Carson public TV will elect new board
Following a tumultuous year when porn mistakenly aired on prime-time television and embezzlement charges were filed against its director, Carson’s public television members will elect a new board this week.
Every seat on the board will be up for election.
“We’re always supposed to have elections, but haven’t in a couple of years,” said board member Peter Smith, a Carson City attorney. “We’re just starting off fresh.”
Carson Access Television Foundation will hold its annual membership meeting Thursday where members are encouraged to attend and elect the new board of trustees, Smith said.
The new board will be charged with hiring a new executive director, negotiate a franchise agreement with Charter Communications, funding for stations and switching the stations to digital production.
The public television foundation that oversees stations 10 and 26 fired its executive director last year after money came up missing. The former director was charged last month with misappropriating nearly $500,000 over the course of five years and paying back all but $80,454.
Board members delayed an election while the foundation sifted through the fallout from the alleged embezzlement.
“The station was in too much disruption,” Smith said.
Meanwhile, the foundation was hit with a new dilemma in February when one of its stations, CAT 10, inadvertently aired porn during prime viewing hours. The producer has since apologized for the mix-up and has signed an agreement allowing the station to view his submissions before they air. The station is also taking extra steps to clear tapes before they are aired.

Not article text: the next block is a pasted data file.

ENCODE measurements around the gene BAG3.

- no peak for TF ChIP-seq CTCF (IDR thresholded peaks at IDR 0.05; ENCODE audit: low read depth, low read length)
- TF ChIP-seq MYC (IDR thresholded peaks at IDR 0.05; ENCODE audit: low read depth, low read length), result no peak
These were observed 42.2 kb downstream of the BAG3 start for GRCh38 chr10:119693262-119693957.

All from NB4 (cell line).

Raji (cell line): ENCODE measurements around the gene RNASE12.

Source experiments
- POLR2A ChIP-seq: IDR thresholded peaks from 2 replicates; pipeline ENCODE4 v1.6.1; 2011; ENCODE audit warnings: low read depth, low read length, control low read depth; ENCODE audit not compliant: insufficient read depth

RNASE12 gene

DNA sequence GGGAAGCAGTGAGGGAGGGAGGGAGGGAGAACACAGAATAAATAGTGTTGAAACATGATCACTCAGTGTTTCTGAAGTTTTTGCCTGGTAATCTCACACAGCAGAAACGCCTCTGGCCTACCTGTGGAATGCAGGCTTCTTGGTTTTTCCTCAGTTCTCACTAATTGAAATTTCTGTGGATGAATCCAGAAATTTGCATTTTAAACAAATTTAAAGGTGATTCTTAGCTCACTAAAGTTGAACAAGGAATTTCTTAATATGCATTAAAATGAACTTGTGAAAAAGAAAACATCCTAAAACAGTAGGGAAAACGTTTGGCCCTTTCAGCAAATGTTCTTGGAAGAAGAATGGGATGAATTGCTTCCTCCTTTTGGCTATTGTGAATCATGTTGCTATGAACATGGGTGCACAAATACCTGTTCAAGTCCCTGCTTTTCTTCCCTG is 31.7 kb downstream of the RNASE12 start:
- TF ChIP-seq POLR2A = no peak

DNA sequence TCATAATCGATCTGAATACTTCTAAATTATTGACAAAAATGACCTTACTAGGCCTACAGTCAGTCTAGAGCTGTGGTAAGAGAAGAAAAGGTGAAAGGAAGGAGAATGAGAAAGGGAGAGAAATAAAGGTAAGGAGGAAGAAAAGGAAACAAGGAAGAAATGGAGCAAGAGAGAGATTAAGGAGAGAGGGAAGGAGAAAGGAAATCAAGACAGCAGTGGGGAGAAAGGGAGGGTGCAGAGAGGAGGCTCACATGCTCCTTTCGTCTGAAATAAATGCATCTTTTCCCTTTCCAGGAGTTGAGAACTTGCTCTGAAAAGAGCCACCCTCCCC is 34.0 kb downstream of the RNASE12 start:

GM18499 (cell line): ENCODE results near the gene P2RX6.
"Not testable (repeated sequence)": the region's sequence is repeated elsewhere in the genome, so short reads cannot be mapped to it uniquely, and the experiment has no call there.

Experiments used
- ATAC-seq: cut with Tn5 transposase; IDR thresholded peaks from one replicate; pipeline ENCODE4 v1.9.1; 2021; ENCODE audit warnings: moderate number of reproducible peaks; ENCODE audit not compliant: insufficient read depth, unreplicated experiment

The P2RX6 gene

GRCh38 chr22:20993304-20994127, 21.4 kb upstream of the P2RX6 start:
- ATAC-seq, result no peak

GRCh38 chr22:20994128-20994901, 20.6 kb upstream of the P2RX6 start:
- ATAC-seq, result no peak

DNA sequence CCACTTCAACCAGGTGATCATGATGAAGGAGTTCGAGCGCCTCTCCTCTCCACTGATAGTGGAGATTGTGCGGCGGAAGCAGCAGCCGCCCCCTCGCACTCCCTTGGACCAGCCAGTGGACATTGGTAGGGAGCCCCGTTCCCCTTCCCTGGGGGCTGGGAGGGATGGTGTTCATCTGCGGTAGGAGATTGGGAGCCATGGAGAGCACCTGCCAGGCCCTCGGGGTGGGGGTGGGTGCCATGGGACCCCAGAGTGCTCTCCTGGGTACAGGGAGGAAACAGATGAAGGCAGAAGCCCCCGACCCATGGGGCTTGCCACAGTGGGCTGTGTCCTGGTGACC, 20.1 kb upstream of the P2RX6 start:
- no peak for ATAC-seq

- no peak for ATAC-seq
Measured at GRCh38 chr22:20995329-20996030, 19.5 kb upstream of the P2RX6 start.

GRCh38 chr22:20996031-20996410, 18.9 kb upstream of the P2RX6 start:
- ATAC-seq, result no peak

City officials stepped offered financial assistance and help hiring new staff following the debacle. Community access television consultants were also recently hired to assist the foundation negotiate with Charter Communications and provide training for the new board.
Member and broadcaster David Morgan said he will run for a seat, saying the board needs more accountability, fund-raising and outreach.
“The board doesn’t have broadcast professionals on it,” Morgan said. “They need somebody that either does this for a living or has a lot of professional expertise in it.”
The station receives $110,000 a year from the city to operate and broadcast its public meetings on its second channel, Channel 26. The money comes directly from Charter cable customers, who pay 5 percent of their bill to cover the city franchise fees.
The nonprofit operation also receives grant funding, yearly dues by members and support from the community.
Four board members, Darren Winkelman, Smith, Kurt Hildebrand and Debbie Hilderbrand, will seek re-election. Members Carole Brewer, Frank Papaianni, Morgan and Judy White will run for a seat. Other members may also run and declare their candidacy Thursday.
Contact Jill Lufrano at email@example.com or 881-1217.